Starring Robert Hands, Evan Bendall, Michaela Prchalová
Directed by Ruth Platt
For over 20 years, the Slamdance Film Festival has provided low-budget indies and up-and-coming filmmakers a means for notable exposure, running on a parallel schedule to the famed Sundance Film Festival each year in Park City, Utah. The appealing thing about Slamdance for a site like Dread Central is the breadth of film genres that tends to be featured over the course of its three-day run, which often includes a handful of films in horror and its related genres.
One of these entries that is sure to make a splash this year is Ruth Platt’s The Lesson, which saw its first Stateside screening on the second night of the fest (January 23rd). Coming off of a positive run at the 2015 FILM4 FrightFest in London, this psychological horror entry from English actress-turned-director Ruth Platt may wear torture porn trappings, but it has much more to say — and satirize — when all is said and done. A tale of a psychological break, the failings of the education system, and the detrimental indifference of youth culture, The Lesson is far more significant in its underlying purpose than its oft violent execution might suggest.
The Lesson follows Fin (Bendall), a 16-year-old who lives with his brother, Jake (Tom Cox), and Jake’s girlfriend, Mia (Prchalová), who often acts a surrogate mother figure. Along with his uncouth cohorts, Fin embodies the heart of “chav” culture, a pejorative term associated with a rebellious youth subculture in the UK marked by boorish behavior and violence. Fin and his crew spend their days wreaking havoc upon schoolmates and instructors, seemingly on no real path for life success and without any sense of accountability. Mr. Gale (Hands), an English teacher at the end of his rope, is about to change all of that, however. Tortured daily by his students and the futility of the daily grind, Mr. Gale finally snaps on one unsuspecting evening, encountering Fin and his most raucous companion Joel (Rory Coltart) on the way home from an outing. After knocking out and abducting the two teenagers, Mr. Gale takes them to a makeshift classroom of his own creation — a den of torture in which he vows to teach the boys a lesson they will never forget.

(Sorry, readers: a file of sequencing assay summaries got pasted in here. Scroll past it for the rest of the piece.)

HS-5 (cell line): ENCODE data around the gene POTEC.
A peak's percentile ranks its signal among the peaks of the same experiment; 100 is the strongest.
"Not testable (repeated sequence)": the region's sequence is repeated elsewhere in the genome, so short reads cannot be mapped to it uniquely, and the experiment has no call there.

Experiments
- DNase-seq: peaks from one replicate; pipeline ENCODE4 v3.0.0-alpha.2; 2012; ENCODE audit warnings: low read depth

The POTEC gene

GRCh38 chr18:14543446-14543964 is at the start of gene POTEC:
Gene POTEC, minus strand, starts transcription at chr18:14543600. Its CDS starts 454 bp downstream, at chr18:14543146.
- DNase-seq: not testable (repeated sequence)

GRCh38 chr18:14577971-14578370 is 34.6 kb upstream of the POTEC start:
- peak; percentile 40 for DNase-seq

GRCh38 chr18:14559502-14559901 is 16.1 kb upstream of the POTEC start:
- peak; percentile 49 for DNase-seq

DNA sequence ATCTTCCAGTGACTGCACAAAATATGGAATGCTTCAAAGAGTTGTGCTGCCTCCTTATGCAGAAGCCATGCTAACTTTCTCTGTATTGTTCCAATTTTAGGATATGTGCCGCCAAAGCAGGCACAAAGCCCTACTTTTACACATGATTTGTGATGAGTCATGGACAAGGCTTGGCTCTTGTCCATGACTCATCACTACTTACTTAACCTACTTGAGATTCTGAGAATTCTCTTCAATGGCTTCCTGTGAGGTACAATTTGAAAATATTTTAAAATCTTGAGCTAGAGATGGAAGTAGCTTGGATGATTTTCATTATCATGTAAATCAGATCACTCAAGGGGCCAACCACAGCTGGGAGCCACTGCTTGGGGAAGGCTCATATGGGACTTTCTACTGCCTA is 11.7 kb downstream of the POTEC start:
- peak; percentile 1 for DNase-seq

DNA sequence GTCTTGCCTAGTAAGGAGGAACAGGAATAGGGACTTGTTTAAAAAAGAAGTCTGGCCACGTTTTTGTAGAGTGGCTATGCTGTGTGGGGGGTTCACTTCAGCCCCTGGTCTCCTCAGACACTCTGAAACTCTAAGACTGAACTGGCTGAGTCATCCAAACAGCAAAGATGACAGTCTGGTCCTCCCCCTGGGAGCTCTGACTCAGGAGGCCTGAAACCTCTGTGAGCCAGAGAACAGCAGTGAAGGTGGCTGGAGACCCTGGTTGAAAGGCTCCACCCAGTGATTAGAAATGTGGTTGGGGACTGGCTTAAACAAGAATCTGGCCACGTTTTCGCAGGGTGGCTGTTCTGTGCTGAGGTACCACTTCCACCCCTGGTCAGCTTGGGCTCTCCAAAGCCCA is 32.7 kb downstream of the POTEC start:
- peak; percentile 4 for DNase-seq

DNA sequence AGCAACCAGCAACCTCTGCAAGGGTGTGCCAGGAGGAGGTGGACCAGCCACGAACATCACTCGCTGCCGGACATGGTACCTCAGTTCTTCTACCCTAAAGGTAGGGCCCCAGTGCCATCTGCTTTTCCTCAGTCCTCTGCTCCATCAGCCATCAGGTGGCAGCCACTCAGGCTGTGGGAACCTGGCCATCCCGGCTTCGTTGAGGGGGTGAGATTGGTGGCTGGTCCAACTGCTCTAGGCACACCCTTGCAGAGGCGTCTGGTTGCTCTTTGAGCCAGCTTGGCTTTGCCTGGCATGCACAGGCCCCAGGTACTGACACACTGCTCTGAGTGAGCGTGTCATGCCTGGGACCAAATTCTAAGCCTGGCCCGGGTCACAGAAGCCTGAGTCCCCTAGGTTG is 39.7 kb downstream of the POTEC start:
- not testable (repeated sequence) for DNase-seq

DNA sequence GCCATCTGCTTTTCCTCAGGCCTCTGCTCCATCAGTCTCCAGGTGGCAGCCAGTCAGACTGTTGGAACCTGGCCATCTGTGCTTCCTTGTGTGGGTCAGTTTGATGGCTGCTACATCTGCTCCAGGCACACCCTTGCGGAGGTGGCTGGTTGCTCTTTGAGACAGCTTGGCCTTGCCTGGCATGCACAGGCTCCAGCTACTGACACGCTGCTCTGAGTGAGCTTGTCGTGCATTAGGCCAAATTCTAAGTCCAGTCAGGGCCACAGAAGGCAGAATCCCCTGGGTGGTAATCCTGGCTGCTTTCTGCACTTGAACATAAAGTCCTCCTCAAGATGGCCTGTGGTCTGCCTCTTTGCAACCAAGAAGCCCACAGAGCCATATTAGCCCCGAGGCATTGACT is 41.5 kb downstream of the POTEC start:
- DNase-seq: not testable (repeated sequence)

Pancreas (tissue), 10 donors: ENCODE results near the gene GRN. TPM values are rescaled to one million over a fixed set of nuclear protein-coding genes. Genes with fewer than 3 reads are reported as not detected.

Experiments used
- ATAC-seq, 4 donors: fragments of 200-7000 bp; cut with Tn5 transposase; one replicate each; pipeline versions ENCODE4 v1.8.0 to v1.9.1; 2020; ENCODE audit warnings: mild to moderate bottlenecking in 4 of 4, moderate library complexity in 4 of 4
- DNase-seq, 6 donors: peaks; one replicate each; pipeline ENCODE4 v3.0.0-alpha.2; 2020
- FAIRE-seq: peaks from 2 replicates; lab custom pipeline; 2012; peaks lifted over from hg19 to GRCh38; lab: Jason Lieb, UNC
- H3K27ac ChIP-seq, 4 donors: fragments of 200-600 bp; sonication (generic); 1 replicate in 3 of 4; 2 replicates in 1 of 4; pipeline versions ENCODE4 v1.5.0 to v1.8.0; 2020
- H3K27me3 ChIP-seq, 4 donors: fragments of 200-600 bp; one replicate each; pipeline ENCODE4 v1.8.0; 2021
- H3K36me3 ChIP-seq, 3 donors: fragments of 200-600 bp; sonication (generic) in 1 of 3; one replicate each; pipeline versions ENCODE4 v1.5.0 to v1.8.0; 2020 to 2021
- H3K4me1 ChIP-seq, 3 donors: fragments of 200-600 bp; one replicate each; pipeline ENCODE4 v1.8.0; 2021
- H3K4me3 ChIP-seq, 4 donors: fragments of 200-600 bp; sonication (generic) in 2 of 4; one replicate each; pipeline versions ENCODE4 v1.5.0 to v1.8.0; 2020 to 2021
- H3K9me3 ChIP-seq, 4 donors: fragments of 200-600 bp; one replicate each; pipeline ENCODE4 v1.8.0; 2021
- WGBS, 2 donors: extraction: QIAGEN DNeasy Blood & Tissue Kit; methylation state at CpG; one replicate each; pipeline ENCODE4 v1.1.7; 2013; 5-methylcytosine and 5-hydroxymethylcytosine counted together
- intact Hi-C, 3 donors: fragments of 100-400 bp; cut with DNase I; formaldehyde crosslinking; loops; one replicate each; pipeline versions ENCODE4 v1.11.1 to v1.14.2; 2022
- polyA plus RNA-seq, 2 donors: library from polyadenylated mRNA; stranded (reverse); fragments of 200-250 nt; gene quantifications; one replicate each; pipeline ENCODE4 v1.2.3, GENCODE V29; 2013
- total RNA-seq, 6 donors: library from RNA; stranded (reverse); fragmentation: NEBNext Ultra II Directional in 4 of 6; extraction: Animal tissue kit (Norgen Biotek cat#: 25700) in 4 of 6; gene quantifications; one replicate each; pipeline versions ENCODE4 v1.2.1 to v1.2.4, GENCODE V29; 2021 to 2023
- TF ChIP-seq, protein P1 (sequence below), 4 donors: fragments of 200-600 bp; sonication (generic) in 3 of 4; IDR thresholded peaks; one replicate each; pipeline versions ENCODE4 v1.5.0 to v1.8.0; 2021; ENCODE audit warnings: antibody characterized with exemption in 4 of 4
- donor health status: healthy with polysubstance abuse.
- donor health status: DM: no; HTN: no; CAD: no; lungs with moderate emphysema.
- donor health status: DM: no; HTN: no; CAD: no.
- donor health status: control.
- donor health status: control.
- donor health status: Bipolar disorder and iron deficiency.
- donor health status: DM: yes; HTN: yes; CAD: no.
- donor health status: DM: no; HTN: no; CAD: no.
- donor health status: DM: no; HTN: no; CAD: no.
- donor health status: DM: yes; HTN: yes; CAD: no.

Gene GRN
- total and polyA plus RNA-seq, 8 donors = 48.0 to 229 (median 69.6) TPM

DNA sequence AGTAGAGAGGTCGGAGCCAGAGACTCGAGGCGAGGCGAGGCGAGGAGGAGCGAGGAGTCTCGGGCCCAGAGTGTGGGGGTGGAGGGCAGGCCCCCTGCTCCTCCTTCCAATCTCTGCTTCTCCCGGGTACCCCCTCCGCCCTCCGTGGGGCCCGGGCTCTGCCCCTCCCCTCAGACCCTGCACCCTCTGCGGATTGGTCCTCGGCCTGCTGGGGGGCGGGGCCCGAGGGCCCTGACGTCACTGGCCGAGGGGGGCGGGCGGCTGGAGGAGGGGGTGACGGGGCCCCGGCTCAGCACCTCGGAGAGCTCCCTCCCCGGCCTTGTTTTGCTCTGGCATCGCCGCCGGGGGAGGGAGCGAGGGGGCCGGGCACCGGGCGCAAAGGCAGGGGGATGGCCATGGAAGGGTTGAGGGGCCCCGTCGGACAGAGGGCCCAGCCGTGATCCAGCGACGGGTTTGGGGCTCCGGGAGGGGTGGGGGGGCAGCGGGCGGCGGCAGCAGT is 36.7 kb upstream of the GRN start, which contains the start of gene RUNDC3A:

What works brilliantly in The Lesson is Platt’s ability to immediately establish a morally challenging environment in which it’s hard not to see both sides. Where Fin and Joel’s insufferable juvenility grows frustrating quite early in the film and Mr. Gale’s futile attempts to get his students to care are heartbreaking, you would expect the tables to turn completely once violence is ultimately inflicted upon the boys in the latter’s torture chamber. Curiously enough, this is not quite the case, as there remains a level of understandable reason — albeit very twisted reason — to Mr. Gale’s cause.